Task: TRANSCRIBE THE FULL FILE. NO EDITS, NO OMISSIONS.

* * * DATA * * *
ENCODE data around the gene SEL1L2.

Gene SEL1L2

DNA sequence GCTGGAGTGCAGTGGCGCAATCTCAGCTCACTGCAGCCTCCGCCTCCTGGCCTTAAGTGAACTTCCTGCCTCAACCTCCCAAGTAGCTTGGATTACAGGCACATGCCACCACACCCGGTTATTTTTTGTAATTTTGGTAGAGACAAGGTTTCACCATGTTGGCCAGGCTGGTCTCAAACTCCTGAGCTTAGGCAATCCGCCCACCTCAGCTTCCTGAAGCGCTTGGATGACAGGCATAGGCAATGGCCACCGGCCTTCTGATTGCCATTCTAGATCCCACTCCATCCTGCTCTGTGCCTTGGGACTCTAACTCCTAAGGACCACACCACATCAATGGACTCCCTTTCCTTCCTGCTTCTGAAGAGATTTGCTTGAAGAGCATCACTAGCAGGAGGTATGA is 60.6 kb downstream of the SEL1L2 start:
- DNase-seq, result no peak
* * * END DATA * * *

ENCODE data around the gene SEL1L2.

Gene SEL1L2

DNA sequence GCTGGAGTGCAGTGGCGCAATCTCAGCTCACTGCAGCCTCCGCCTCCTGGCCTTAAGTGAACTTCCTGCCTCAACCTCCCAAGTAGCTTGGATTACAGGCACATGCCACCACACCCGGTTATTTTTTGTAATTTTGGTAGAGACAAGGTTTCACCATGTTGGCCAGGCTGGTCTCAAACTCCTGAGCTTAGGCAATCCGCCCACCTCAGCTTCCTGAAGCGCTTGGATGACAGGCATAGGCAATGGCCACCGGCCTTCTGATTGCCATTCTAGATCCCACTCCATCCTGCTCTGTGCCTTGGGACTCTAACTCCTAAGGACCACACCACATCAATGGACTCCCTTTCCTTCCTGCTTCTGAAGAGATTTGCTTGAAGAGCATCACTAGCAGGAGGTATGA is 60.6 kb downstream of the SEL1L2 start:
- DNase-seq, result no peak